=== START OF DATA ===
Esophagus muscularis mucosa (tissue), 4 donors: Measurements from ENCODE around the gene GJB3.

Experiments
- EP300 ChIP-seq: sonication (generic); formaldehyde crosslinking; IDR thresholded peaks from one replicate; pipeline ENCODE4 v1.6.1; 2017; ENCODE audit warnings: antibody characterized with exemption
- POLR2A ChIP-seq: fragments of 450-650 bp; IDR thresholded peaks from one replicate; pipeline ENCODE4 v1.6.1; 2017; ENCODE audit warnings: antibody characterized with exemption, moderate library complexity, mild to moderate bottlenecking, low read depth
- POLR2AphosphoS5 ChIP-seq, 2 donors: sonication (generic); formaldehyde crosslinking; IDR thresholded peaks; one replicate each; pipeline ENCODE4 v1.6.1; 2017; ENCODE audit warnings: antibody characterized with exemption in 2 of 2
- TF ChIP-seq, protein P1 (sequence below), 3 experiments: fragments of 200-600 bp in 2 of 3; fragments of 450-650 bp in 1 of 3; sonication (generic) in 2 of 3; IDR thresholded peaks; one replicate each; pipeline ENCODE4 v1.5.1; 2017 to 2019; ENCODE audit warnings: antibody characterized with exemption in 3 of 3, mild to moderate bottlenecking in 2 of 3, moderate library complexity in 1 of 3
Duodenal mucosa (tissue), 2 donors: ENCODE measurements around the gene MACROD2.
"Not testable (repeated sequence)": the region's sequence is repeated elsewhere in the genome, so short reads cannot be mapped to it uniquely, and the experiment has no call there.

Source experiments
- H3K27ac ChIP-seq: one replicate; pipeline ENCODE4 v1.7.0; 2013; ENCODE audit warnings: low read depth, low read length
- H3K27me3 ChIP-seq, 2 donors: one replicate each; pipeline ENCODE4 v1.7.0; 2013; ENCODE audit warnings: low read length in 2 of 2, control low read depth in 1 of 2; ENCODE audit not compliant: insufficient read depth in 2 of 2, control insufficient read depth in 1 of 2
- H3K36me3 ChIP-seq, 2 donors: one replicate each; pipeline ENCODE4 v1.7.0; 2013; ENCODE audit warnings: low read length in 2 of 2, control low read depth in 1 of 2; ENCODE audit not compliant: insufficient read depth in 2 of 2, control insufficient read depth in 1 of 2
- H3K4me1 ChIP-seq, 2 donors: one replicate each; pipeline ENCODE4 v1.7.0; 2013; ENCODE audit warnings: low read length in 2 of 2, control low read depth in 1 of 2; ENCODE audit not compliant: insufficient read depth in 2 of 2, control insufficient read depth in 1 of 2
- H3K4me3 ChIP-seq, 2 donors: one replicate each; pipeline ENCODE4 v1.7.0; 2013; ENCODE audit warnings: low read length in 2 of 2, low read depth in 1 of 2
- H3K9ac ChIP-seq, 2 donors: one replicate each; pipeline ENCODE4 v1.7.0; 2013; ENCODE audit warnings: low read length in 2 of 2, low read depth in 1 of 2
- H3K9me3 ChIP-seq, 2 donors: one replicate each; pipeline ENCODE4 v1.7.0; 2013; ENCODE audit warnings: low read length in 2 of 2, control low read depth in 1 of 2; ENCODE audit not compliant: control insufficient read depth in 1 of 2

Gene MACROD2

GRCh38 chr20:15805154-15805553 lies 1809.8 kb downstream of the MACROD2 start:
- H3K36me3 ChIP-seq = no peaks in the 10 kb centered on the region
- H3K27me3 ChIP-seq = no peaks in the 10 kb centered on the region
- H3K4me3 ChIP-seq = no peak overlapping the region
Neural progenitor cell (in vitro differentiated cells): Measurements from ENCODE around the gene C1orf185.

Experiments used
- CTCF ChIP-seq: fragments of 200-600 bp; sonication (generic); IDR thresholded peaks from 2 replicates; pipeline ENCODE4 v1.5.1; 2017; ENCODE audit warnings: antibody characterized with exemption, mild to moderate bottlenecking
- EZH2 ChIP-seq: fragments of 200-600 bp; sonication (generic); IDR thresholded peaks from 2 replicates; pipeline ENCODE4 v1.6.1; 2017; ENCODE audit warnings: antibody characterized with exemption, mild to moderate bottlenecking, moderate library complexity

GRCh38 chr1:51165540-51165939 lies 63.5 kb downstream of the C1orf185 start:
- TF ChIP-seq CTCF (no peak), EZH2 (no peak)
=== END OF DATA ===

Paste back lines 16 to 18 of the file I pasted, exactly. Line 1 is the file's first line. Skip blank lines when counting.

- H3K9me3 ChIP-seq, 2 donors: one replicate each; pipeline ENCODE4 v1.7.0; 2013; ENCODE audit warnings: low read length in 2 of 2, control low read depth in 1 of 2; ENCODE audit not compliant: control insufficient read depth in 1 of 2

Gene MACROD2

GRCh38 chr20:15805154-15805553 lies 1809.8 kb downstream of the MACROD2 start: